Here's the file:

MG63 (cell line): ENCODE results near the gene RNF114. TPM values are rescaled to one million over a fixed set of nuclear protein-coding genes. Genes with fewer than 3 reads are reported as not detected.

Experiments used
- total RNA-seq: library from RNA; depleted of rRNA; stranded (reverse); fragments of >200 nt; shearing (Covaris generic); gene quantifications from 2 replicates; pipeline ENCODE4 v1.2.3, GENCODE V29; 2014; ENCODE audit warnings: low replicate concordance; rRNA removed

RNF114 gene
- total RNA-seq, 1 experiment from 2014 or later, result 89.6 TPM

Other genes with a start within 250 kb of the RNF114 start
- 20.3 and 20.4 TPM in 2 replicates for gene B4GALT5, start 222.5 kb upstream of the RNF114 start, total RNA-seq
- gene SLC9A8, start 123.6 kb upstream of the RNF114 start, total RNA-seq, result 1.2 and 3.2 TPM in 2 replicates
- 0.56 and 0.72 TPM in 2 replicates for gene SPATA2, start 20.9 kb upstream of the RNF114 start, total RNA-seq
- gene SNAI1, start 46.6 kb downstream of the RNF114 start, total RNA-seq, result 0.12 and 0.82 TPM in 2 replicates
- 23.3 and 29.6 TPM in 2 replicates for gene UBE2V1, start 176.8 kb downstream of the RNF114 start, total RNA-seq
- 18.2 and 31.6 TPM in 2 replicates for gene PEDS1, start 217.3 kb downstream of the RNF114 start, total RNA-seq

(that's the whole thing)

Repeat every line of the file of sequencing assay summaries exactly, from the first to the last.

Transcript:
MG63 (cell line): ENCODE results near the gene RNF114. TPM values are rescaled to one million over a fixed set of nuclear protein-coding genes. Genes with fewer than 3 reads are reported as not detected.

Experiments used
- total RNA-seq: library from RNA; depleted of rRNA; stranded (reverse); fragments of >200 nt; shearing (Covaris generic); gene quantifications from 2 replicates; pipeline ENCODE4 v1.2.3, GENCODE V29; 2014; ENCODE audit warnings: low replicate concordance; rRNA removed

RNF114 gene
- total RNA-seq, 1 experiment from 2014 or later, result 89.6 TPM

Other genes with a start within 250 kb of the RNF114 start
- 20.3 and 20.4 TPM in 2 replicates for gene B4GALT5, start 222.5 kb upstream of the RNF114 start, total RNA-seq
- gene SLC9A8, start 123.6 kb upstream of the RNF114 start, total RNA-seq, result 1.2 and 3.2 TPM in 2 replicates
- 0.56 and 0.72 TPM in 2 replicates for gene SPATA2, start 20.9 kb upstream of the RNF114 start, total RNA-seq
- gene SNAI1, start 46.6 kb downstream of the RNF114 start, total RNA-seq, result 0.12 and 0.82 TPM in 2 replicates
- 23.3 and 29.6 TPM in 2 replicates for gene UBE2V1, start 176.8 kb downstream of the RNF114 start, total RNA-seq
- 18.2 and 31.6 TPM in 2 replicates for gene PEDS1, start 217.3 kb downstream of the RNF114 start, total RNA-seq